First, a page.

With these important caveats in mind, the table below outlines some of the potential types and ranges of benefits we have seen in working with our hospital and health system clients.

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Although the value proposition is clear, the reality is that not all hospitals and health systems are able to realize the full benefits of a cloud-based ERP. This is often more a result of the decisions the organization makes – and the way they plan for the implementation – than any shortcomings with the technology itself.

Four common mistakes include:

Re-codifying old ways of doing business and bringing in outdated workflows into new cloud-based ERP systems without using the implementation as an opportunity to carefully review process changes that can drive real organizational transformation.

Implementing the ERP with the assumption that “if you build it, the value will come” but failing to take any proactive or strategic action to plan what specific areas of value should be targeted and how that value can be achieved.

Sacrificing the implementation of key ERP modules or capabilities (e.g., recruiting, budgeting, employee expense management, vendor self-service, etc.) and the value associated with those capabilities for the sake of meeting budget or timelines.

Not making use of upgraded system functionality, either as a result of not knowing or not fully understanding the planned updates when they are released by the ERP vendor.

Keys to Achieving and Sustaining Value from a Cloud-Based ERP
Ensuring that a hospital or health system is in the best position to achieve the most value from a cloud-based ERP requires:

  • Establishing performance measures and KPIs that are aligned with the organization’s overall goals for the implementation in advance (ideally even in advance of selecting the ERP solution).
  • Investing the time and resources to determine how those measures and KPIs can be achieved given the realities of the organization’s daily business operations and the specific functionality of the new ERP solution. For example, if reducing off contract spending is a goal, what is an acceptable amount of off contract spending that should be targeted – and how can the organization then put the right controls in place to ensure the established target is not exceeded?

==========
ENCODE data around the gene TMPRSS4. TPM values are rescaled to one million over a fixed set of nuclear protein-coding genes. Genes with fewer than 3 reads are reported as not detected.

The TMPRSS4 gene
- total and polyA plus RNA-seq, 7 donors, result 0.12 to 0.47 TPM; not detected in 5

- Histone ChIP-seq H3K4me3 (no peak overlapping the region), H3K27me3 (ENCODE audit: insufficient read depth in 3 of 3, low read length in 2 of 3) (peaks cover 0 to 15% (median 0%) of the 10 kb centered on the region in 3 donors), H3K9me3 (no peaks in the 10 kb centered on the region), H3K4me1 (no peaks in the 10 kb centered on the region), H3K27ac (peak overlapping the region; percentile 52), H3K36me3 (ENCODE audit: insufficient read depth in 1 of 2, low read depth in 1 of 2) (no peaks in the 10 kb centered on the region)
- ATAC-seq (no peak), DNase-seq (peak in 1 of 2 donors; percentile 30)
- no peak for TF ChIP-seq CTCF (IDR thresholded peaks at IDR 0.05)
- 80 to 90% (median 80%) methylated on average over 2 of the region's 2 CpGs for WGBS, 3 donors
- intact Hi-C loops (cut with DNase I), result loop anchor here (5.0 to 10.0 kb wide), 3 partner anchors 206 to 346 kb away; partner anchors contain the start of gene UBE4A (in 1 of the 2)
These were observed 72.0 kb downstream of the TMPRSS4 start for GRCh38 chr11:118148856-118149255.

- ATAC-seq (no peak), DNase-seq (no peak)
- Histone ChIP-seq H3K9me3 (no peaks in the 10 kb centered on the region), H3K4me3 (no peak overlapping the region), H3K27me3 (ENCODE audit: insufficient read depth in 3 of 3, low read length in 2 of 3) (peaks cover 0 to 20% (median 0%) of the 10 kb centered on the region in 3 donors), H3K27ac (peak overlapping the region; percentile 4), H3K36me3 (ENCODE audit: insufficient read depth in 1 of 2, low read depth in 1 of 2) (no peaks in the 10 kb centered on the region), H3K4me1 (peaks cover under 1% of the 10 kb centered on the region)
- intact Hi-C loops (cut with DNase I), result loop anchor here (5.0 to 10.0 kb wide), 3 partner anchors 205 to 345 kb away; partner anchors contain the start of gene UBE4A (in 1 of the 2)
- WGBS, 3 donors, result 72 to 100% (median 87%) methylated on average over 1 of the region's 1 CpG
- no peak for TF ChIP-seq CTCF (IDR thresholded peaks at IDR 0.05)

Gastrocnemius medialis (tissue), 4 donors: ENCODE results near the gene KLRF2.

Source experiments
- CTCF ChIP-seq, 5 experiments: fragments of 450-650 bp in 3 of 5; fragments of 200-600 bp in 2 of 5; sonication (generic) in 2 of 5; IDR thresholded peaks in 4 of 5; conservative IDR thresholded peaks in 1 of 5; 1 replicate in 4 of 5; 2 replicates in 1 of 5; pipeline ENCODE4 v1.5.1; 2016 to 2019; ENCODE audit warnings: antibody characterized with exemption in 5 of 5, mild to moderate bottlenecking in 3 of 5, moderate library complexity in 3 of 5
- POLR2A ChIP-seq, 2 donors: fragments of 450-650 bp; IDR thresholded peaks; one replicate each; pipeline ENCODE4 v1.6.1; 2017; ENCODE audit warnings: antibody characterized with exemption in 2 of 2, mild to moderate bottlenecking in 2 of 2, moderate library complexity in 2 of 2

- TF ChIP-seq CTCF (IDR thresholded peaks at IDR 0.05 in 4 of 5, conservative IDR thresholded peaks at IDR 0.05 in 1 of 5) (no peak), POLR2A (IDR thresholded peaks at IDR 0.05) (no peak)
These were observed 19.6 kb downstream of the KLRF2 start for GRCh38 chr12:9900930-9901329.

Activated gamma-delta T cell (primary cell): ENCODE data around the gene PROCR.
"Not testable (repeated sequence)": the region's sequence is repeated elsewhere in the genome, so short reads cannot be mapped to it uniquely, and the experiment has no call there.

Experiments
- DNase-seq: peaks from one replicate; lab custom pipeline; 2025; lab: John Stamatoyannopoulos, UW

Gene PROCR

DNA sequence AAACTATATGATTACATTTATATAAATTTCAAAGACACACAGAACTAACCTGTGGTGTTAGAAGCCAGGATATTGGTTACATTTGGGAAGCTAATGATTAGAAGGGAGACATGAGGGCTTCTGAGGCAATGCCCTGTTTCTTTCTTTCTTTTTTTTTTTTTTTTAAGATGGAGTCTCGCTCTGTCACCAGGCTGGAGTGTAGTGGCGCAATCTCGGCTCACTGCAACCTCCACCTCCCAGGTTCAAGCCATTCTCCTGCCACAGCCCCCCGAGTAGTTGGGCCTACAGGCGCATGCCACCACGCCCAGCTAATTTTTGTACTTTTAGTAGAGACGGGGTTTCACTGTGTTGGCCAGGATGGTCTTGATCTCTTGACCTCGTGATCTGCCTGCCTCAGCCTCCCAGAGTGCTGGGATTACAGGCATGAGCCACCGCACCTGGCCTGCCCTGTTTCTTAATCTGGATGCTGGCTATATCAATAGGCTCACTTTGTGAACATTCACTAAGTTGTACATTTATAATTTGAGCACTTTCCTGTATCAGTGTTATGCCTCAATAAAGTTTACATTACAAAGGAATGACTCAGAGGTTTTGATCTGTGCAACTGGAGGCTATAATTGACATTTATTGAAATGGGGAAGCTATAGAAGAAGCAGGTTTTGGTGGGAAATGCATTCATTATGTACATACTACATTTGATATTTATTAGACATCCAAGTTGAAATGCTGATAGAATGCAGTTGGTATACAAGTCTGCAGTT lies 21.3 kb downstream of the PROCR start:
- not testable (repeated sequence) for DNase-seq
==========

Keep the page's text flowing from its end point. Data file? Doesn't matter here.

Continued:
• Mapping all implementation and configuration decisions to the desired future state performance goals for the new ERP solution.

Realizing the benefits from a new cloud-based ERP is not a one-time event. Hospitals and health systems need to focus on measuring performance and making improvements throughout the initial implementation, but just as importantly, there has to be an unwavering commitment – and a defined process – for tracking performance against established targets after go-live. There may be significant value that can still be unlocked from a cloud-based ERP even among hospitals and health systems that have finished their initial implementation.

The Bottom Line
With mindful and deliberate planning, the right execution, and a strong commitment to ongoing improvement, hospitals and health systems can put the “E” back in ERP – and realize all the value associated with acting as one health system.


Contributors: Mike Cadwell, Jill Haselhorst, Susan Kruzan